As soon as the full strength of the Dardanelles became apparent, the Allies turned to Greece. She was to furnish the army which the Entente powers had failed to provide. The Allied diplomats found Premier Venizelos in a thoroughly receptive mood, but their hopes were quickly dashed by the opposition of the Greek general staff. On March 4, King Constantine called a royal council, where the matter was thoroughly threshed out; yet despite all the prestige and eloquence of Venizelos, the majority of Greece's soldiers and statesmen declared the sending of a Greek expedition to the Dardanelles a practical impossibility. The king accepted this majority finding, and so informed the Entente powers. His reply ran substantially as follows:
We are willing to join you on principle, but the circumstances make it impossible. Our general staff has long ago worked out this problem. Here are its plans. Look at them. You will see that the strait cannot be taken except by the immediate despatch of a great army. And such an army we cannot give. We have just come out of two wars. We are much exhausted. We need virtually every soldier to guard against an implacable Bulgaria ready to strike us down at the first sign of weakness. We must protect our lives and homes first of all.
This Greek refusal reveals clearly the basic factor in the Hellenic attitude toward the present war. Greece has often been pictured as a nation spurred by boundless ambitions and insatiate land-hunger, and this is largely true. But in the present clashing of the Titans these promptings are sharply restrained by the adverse influence of a deadly, sickening fear. Her recent experiences in the Balkan wars taught her that in that seething caldron of elemental passions the penalty of defeat might be nothing short of national death. To live, tiny Greece must walk warily, with due thought for the morrow.
And how frightful was her dilemma in those March days of 1915! The Allies were, indeed, prodigal of promises. They beckoned to the Aegean shores of Asia Minor, where a dense Greek population a million strong cried aloud for reunion with the Hellenic home-land. But to the north lay the dark cloud of Bulgaria, backed by the incalculable forces of a patently reviving Ottoman Empire. And behind these, again, rose the Teutonic powers. King Constantine and his generals were professional soldiers. Trained in the Berlin military schools, they knew the terrible efficiency of the German war-machine. They did not believe that marvelous mechanism could be shattered. In their opinion the war would end in some sort of draw. By quick and competent action, it is true, the Allies might crush Turkey before Germany could blast through Serbia to her aid; but was such Allied action to be expected? The Dardanelles fiasco had profoundly shaken Hellenic confidence in Entente understanding of the near-Eastern problem. Should Greece now throw in her lot with the Allies and then be left unsupported at the crucial hour, her doom was sealed. They dared not take the risk. They must remain neutral and wait.
So reasoned King Constantine, the general staff, and most of the Greek statesmen. Venizelos thought otherwise. In his eyes the triumph of the Western powers was for Greece a matter of life and death. Even should the Teutonic powers win on land, England and France would remain masters of the sea. And for Greece, virtually an island, drawing her very life from commerce and trade, the favor of the sea powers must at all costs be retained. Greece must also on no account witness the triumph of her hereditary enemies, the Bulgar and the Turk. For both these reasons Greece must therefore throw herself unreservedly into the arms of the sea powers, trusting to their gratitude to reward her devotion, and chancing temporary risks. Thus reasoned Venizelos and his supporters. But they were a minority, and when their voices did not prevail, Venizelos resigned. The situation was rendered still more tragic by the manner in which Greece's refusal was interpreted by the Entente powers. Both England and France had hitherto considered Greece as absolutely devoted to their cause, a sort of liquid asset to be drawn upon whenever required. The unexpected sequel was a blow to their calculations. Instead, however, of recognizing the natural consequences of their own shortcomings, they gave free rein to their angry disappointment and imputed Greece's decision to sinister motives. In their eyes fear of death became pro-Germanism, and to London and Paris King Constantine soon appeared the kaiser lackey, dragged at his wife's apron-strings. The mental strabismus which could see in this big, self-willed, bluff-spoken soldier, for years past on exceedingly bad marital terms with his Hohenzollern queen, an uxorious puppet docile to curtain-lectures "made in Germany," is one of the roaring farces of the time. Unfortunately, war dulls the sense of humor, and this absurd misconception regarding King Constantine was to cost his subjects dear.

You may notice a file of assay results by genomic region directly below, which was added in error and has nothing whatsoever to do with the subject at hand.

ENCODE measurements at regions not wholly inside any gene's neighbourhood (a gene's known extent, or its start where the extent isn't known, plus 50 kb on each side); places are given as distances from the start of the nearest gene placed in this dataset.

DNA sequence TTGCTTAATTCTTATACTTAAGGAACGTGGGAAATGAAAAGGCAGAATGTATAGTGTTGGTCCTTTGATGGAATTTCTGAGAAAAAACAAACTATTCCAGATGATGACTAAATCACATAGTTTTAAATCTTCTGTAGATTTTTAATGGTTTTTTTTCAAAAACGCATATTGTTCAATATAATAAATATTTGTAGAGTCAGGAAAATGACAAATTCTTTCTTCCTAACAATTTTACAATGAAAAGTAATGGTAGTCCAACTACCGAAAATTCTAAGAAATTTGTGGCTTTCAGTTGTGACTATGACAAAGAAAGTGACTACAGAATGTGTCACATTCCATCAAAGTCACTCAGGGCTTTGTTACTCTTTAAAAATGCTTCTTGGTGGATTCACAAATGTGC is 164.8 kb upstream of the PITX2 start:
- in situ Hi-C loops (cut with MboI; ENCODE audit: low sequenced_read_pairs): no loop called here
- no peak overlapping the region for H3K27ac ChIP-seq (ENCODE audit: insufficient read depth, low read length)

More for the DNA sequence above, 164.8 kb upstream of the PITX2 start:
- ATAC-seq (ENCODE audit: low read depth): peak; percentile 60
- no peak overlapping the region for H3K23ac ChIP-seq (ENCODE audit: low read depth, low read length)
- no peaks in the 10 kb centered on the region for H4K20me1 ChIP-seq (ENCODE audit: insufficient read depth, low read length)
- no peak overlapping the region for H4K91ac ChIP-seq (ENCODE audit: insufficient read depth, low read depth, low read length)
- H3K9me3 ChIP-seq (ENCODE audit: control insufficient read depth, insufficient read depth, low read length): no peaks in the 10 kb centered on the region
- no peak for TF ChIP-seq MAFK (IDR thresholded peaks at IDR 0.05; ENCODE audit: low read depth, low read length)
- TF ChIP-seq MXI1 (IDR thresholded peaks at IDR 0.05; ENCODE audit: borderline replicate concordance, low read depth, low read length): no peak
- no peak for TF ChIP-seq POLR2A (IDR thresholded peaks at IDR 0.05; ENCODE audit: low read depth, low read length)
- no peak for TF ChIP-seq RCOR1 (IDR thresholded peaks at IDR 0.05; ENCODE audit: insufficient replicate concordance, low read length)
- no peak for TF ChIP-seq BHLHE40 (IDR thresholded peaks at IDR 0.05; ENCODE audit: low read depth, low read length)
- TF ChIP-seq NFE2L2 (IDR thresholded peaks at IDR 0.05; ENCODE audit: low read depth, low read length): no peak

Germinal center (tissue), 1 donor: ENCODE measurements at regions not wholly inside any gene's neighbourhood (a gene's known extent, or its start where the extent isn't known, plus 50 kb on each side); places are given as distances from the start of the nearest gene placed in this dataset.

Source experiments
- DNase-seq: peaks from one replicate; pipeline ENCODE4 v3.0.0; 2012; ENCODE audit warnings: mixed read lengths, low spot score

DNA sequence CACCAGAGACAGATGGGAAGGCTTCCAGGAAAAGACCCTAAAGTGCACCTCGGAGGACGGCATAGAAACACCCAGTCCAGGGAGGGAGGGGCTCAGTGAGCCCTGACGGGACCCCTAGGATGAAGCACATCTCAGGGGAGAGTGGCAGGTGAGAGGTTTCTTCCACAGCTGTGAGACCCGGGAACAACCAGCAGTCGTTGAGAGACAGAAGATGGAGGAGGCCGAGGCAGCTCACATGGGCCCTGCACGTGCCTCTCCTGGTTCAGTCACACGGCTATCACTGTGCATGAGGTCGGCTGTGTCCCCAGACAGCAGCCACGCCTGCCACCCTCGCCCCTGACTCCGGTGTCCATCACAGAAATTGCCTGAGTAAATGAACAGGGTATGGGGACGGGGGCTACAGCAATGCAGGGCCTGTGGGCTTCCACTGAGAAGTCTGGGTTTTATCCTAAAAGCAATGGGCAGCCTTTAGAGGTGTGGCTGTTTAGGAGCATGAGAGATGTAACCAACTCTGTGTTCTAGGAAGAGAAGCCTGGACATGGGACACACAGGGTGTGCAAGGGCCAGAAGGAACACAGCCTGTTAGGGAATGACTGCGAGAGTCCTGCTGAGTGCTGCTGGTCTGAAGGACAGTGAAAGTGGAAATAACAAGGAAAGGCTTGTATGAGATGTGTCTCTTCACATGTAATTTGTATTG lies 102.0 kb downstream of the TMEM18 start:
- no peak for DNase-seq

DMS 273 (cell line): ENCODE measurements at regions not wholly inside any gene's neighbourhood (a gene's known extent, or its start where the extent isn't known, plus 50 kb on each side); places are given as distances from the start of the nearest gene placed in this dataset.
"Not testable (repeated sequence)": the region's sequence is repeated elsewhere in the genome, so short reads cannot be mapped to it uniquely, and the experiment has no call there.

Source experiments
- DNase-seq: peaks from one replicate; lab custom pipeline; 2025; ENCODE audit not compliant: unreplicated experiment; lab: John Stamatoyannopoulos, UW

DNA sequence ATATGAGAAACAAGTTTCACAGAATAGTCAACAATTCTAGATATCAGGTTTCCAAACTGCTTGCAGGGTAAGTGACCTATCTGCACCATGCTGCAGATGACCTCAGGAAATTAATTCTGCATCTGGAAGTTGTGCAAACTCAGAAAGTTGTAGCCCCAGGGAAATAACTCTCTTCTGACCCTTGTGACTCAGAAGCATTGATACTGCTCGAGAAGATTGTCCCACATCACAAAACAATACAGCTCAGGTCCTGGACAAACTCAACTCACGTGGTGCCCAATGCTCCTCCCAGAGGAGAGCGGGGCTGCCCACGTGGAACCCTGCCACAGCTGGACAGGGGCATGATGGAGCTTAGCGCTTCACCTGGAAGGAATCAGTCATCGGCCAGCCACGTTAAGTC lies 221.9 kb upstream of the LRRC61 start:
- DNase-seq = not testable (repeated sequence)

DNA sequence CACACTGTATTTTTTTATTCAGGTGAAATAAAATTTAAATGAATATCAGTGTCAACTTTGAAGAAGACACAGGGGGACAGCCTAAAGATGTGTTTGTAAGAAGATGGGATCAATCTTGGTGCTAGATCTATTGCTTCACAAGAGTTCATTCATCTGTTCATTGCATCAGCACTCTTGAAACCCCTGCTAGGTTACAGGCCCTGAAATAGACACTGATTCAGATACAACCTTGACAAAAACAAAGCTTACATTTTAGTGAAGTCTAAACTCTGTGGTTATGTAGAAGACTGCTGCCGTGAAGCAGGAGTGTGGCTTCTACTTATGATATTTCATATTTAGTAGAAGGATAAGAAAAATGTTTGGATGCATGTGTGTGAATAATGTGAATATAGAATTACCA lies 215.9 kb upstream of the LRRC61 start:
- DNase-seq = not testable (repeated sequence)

Meanwhile the Allies were doing everything possible to justify Greek doubts of their capacity to solve the Eastern question. After two months' delay a mixed Anglo-French army made a land assault upon the Dardanelles. But the Turks had used their time well. The attack was delivered in exceedingly blundering fashion, and despite the splendid heroism of the Allied troops, it soon became evident that the Dardanelles were impregnable. This was just what the Greek general staff had prophesied at the beginning of March. It had also pointed out the proper path—an attack on Constantinople through Bulgaria. To this end, therefore, Entente diplomacy now turned, and of course Greece was asked to join the undertaking. The new premier, M. Gounaris, expressed willingness on principle, but asked for certain definite guaranties. Greece, asserted M. Gounaris, could not join the Allies before either Bulgaria had been won over or the Allies had furnished several hundred thousand men for the crushing of Bulgaria and Turkey combined. M. Gounaris also required a definite guaranty for the integrity of Greek territory in Europe and a clear delimitation of the sphere which Greece was to receive in Asia Minor.